Mould infestations hit home prices and rents

Humid, wet weather triggers outbreaks 

House prices are under attack! But it’s not from the credit crunch or tighter lending criteria, it’s from a rampant fungus – mould. And natural light and ventilation specialist, Solatube is encouraging owners to take action now to avoid settling for a reduced sale price or rental return.

“Mould can be a health risk for tenants and purchasers and a ‘wealth risk’ for vendors and landlords if it’s not treated quickly,” says Solatube’s Brett Dickson. “Unfortunately, mould is rampant in many parts of the country thanks to this summer’s prolonged hot and humid weather, not to mention the recent heavy rains. It’s a perfect storm for mould. However, mould can actually grow indoors at any time of the year when there is poor ventilation, rising damp or a water leak. It’s why home owners and landlords should tackle the issue head on, with air and light.”

The cost of mould for property owners 

Jason Guildea, Principal at Guildea Residential on Sydney’s lower Northern Beaches, says the cost of mould to a vendor or property investor can be huge.

“We generally find that when an investment property has a mould issue, it costs the landlord money either through a tenant vacating without a break-lease fee and the property being left vacant, or from the required cleaning costs and rent reduction until the mould is removed,” he says. “The laws dictate that a landlord must provide premises that are fit to live in.

“And when selling a property, you only get one chance to impress the buyers, which is why it’s important to make sure your property is in good condition and well presented – which means it’s essential there is no mould present. A well-presented, mould-free home leads to more buyer interest, which creates buyer competition resulting in a better sale price.”

How to stop mould moving in

Unlike prospective buyers or tenants, mould isn’t too fussy about where it resides – on walls, ceilings, rugs, carpets, tiles, furniture and clothing – as long as it’s damp and lacking in natural light.

The key to keeping a home free of this harmful fungus is proper ventilation and natural light.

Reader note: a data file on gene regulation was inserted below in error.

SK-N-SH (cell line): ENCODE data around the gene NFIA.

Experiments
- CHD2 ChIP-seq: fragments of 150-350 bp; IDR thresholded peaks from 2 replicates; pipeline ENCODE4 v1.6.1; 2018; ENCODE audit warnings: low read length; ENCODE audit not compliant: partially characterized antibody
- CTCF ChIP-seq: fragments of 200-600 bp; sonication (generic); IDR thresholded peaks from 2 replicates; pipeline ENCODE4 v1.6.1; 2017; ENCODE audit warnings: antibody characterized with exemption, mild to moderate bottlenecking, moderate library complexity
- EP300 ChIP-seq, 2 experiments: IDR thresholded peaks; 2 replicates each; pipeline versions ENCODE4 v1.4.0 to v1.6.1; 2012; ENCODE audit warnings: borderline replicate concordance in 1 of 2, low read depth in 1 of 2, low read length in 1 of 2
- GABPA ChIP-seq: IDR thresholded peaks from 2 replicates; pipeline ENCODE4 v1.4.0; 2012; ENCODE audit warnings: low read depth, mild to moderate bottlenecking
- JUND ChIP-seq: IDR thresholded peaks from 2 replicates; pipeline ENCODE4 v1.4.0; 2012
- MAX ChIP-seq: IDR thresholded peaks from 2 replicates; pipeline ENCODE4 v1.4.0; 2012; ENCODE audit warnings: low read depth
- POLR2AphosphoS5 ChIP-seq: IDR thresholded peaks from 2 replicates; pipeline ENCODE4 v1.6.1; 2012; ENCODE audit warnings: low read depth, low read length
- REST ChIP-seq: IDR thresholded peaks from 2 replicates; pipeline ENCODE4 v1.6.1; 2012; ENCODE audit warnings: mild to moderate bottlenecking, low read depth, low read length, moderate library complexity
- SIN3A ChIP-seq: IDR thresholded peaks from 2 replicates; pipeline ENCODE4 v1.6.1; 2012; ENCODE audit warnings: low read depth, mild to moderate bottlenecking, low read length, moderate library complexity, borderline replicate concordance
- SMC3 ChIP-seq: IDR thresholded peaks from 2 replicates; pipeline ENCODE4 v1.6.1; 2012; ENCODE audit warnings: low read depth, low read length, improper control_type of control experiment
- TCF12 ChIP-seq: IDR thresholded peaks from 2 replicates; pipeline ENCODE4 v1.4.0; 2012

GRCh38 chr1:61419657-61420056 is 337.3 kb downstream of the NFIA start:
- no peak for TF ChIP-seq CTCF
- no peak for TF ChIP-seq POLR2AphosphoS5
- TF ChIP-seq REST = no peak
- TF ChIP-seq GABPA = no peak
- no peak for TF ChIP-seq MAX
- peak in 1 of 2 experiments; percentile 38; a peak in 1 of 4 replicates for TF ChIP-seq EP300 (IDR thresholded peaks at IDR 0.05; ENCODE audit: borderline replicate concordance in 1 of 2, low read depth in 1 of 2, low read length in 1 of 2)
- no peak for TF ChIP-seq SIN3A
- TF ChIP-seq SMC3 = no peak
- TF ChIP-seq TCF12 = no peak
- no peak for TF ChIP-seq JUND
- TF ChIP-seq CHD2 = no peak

NSW Health recommends using exhaust fans while bathing, operating a clothes dryer and cooking and to open windows when the weather permits.

Solatube’s solar-powered Solar Star helps reduce the chance of mould occurring in roof cavities. Substantially different to a wind vent, it’s designed to create a cooler, drier home by removing heat and moisture from the roof cavity without adding to your energy bill or compromising your security and letting in dust, rain or pollution. The Solar Star is also whisper quiet and easy to install.

“Many older homes have bathroom ventilation that goes into the roof cavity, which can lead to even greater moisture – and thus mould build up,” explains Dickson.

“More energy efficient homes with less temperature fluctuations and better quality insulation are likely to have less mould incidents. You may be running your fans, dehumidifier and air-conditioning unit to cool and dry your home to reduce mould growth, but heat and moisture continues to come down from your ceiling, which hinders your efforts and costs you money.” 

Guildea agrees: “I have found that tenants from the cooler Northern Hemisphere countries aren’t used to having the windows open and thus keep the house closed up. They prefer to heat and cool the home with air conditioning which keeps moisture in and creates a mould problem.

“As every summer seems to get hotter and more humid, owners need to ensure their property is properly ventilated to keep it mould free. Being proactive ensures property investors get a better rental return as well as helping them keep the value of the property at a maximum. We have had numerous situations where improved airflow and ventilation at a property stops mould and improves the liveability of the property.”

How mould can affect our health

Mould can cause health problems when its microscopic airborne spores are inhaled by anyone sensitive or allergic to them. NSW Health warns that people with asthma, allergies or other breathing conditions may be more sensitive to mould and those with weakened immune systems or chronic lung diseases are more at risk of mould infection.

Allergic reactions to mould can include a running or blocked nose, coughing, irritated eyes and skin, and wheezing, and for anyone with a respiratory problem such as asthma, inhaled spores can trigger an asthma attack*. 

https://www.health.nsw.gov.au/environment/factsheets/pages/mould.aspxhttps://www.health.nsw.gov.au/environment/factsheets/pages/mould.aspx